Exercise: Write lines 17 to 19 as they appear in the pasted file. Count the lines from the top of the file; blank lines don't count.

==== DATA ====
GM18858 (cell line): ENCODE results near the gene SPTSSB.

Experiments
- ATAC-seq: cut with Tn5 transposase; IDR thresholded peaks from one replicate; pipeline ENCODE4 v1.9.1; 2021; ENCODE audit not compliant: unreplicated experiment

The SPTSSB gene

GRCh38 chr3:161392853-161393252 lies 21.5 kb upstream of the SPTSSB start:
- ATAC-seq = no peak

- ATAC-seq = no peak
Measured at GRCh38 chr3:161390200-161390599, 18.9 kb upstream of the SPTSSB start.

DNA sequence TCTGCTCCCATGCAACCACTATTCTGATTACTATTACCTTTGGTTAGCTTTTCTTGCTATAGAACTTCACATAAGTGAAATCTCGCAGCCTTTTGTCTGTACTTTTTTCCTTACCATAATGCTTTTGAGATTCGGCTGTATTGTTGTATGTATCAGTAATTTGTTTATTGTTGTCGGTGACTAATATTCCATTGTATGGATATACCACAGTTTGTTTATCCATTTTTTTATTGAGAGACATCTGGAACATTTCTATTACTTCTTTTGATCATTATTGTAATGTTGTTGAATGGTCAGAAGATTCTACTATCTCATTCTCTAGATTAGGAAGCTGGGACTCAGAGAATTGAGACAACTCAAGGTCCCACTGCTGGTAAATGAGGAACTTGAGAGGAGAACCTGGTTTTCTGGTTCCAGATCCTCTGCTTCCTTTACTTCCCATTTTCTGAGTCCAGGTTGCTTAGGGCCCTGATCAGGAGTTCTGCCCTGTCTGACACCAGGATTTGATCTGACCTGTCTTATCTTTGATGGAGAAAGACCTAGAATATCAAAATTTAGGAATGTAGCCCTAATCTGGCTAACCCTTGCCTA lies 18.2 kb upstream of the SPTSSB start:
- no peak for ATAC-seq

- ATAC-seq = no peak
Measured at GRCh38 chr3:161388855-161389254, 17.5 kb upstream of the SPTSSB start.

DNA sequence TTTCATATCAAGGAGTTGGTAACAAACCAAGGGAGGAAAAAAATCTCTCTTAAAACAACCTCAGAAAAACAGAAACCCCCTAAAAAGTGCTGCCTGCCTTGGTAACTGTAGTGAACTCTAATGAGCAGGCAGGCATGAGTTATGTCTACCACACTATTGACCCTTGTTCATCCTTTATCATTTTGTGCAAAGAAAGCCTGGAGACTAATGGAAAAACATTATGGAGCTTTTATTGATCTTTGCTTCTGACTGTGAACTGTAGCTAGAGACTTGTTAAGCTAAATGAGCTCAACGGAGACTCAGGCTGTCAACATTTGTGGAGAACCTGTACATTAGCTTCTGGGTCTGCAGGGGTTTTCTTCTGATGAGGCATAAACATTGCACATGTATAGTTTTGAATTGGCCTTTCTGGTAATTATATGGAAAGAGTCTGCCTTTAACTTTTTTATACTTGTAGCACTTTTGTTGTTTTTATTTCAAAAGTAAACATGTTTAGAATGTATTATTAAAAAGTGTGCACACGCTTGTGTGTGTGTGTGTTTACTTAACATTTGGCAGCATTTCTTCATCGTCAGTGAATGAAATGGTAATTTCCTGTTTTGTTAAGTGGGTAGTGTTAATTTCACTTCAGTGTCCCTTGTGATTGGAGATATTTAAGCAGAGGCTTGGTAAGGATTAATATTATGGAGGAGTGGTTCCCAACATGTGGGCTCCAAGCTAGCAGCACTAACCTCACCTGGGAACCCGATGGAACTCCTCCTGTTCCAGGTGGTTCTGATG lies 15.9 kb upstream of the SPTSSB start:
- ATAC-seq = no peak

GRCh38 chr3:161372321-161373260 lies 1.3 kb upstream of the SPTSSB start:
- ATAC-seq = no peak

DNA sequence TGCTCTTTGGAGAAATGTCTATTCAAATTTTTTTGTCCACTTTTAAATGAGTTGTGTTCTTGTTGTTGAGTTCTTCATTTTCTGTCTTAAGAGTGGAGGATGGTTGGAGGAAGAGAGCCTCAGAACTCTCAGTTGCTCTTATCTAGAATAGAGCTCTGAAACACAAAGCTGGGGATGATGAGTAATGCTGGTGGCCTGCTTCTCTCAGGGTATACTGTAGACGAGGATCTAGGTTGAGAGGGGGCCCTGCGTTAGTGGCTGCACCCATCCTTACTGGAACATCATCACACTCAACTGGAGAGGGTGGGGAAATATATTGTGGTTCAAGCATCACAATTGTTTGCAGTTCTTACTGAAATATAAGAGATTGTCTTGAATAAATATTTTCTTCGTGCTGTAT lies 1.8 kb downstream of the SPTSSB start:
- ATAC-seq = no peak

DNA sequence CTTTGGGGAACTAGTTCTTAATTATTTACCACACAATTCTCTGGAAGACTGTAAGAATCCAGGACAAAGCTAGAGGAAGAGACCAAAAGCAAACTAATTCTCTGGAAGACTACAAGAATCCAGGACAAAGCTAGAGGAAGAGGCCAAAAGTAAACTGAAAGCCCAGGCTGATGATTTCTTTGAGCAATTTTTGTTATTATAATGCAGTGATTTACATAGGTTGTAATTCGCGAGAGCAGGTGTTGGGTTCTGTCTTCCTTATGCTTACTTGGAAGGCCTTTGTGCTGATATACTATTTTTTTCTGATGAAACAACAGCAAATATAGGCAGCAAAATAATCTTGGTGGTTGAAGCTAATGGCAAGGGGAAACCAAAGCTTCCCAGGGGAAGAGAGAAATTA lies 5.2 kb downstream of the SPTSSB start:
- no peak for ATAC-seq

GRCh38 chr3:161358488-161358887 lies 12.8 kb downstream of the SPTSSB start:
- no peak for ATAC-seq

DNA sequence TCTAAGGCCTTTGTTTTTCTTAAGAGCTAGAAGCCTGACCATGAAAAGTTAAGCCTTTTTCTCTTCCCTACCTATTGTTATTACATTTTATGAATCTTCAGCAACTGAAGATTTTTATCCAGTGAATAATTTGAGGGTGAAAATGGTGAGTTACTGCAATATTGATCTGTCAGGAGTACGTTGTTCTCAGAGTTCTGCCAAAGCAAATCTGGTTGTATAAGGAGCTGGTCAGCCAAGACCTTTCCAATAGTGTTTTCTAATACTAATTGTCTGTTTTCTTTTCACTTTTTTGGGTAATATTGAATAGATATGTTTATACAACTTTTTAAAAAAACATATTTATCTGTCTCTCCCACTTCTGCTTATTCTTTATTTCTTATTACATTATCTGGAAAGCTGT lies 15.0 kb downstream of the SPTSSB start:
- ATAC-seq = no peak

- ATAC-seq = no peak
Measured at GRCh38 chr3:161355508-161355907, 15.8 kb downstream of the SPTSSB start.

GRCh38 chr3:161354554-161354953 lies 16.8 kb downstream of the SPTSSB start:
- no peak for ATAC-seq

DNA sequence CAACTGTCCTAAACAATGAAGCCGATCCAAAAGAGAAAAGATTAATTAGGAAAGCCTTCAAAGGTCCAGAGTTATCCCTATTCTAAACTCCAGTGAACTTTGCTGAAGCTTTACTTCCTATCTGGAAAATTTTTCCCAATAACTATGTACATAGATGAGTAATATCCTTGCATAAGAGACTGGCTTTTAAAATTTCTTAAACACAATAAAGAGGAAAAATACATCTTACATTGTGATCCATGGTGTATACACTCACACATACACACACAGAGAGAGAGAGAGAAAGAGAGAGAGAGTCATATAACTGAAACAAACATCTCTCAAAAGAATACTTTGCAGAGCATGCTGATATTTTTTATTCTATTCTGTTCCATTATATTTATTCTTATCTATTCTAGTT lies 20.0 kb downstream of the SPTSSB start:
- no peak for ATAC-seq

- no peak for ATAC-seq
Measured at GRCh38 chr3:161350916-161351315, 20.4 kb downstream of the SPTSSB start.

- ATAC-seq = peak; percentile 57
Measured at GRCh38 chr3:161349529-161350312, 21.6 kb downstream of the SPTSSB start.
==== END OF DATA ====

DNA sequence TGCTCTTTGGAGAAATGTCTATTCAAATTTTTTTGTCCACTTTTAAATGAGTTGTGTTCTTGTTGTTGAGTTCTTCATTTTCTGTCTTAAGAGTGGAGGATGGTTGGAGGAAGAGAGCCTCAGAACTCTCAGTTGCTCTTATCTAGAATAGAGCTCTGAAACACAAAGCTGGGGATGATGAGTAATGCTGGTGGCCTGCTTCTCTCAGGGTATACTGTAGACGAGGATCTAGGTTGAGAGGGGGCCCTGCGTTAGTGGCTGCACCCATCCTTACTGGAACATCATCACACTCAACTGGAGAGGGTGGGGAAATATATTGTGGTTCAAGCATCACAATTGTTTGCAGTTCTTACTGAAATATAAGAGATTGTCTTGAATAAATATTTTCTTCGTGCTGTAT lies 1.8 kb downstream of the SPTSSB start:
- ATAC-seq = no peak

DNA sequence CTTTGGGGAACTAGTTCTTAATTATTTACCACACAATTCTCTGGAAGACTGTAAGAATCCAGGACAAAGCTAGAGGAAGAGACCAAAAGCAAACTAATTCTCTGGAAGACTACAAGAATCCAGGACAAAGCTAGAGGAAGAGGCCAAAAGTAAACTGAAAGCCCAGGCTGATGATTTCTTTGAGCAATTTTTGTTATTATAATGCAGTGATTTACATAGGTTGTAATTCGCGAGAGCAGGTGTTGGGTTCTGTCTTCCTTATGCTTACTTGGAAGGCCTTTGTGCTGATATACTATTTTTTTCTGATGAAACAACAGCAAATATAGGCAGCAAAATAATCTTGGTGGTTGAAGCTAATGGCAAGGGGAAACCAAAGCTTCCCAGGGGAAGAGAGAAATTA lies 5.2 kb downstream of the SPTSSB start: